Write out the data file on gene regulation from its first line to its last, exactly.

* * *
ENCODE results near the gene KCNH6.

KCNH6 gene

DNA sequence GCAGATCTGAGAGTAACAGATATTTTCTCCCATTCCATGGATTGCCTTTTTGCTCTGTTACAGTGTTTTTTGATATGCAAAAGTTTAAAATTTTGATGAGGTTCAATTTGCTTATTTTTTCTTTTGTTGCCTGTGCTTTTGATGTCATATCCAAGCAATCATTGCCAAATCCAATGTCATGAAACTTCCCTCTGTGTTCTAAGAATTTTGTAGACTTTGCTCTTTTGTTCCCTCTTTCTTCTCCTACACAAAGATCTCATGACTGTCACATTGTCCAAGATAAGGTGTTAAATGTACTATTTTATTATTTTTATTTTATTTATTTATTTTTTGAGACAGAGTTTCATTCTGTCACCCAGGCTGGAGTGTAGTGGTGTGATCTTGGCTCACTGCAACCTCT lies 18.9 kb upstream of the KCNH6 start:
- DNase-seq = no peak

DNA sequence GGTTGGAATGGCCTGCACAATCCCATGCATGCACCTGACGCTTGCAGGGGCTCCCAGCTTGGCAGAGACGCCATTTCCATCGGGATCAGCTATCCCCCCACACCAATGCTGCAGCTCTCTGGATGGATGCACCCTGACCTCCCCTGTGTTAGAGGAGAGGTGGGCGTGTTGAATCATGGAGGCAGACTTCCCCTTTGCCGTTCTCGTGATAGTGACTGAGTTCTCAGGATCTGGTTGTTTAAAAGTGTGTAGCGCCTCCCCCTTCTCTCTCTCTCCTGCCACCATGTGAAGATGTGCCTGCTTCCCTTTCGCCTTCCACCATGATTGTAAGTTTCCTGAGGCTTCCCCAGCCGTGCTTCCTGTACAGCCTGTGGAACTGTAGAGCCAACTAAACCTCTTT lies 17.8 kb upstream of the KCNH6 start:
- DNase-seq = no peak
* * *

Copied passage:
ENCODE results near the gene KCNH6.

KCNH6 gene

DNA sequence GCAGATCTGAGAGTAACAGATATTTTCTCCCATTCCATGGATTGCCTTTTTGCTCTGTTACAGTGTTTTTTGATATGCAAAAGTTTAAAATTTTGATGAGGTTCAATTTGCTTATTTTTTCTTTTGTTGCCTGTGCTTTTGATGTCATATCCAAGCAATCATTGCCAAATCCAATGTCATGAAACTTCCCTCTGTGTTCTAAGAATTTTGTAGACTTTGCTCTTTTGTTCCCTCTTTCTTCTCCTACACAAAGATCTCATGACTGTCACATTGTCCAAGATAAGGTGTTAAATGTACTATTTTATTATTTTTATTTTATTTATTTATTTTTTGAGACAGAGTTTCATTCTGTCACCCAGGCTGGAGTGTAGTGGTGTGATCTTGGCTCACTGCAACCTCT lies 18.9 kb upstream of the KCNH6 start:
- DNase-seq = no peak

DNA sequence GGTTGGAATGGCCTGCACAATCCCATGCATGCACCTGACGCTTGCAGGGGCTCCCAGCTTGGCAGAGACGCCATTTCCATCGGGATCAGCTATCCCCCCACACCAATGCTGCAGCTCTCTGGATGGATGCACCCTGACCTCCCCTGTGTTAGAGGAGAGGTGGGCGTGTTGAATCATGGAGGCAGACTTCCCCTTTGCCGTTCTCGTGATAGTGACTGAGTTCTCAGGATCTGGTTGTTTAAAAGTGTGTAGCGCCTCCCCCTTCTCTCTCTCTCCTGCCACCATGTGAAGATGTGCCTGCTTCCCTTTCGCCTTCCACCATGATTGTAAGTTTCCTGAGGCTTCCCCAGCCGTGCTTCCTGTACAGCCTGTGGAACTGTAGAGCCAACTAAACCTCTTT lies 17.8 kb upstream of the KCNH6 start:
- DNase-seq = no peak